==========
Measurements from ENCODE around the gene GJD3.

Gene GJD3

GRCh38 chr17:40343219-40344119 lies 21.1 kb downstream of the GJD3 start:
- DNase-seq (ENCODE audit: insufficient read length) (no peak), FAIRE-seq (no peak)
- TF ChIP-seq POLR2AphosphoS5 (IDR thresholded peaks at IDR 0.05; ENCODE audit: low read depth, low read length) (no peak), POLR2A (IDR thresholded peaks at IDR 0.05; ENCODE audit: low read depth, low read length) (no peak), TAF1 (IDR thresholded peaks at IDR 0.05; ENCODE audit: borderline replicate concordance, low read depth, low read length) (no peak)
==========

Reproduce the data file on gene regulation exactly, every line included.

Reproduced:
Measurements from ENCODE around the gene GJD3.

Gene GJD3

GRCh38 chr17:40343219-40344119 lies 21.1 kb downstream of the GJD3 start:
- DNase-seq (ENCODE audit: insufficient read length) (no peak), FAIRE-seq (no peak)
- TF ChIP-seq POLR2AphosphoS5 (IDR thresholded peaks at IDR 0.05; ENCODE audit: low read depth, low read length) (no peak), POLR2A (IDR thresholded peaks at IDR 0.05; ENCODE audit: low read depth, low read length) (no peak), TAF1 (IDR thresholded peaks at IDR 0.05; ENCODE audit: borderline replicate concordance, low read depth, low read length) (no peak)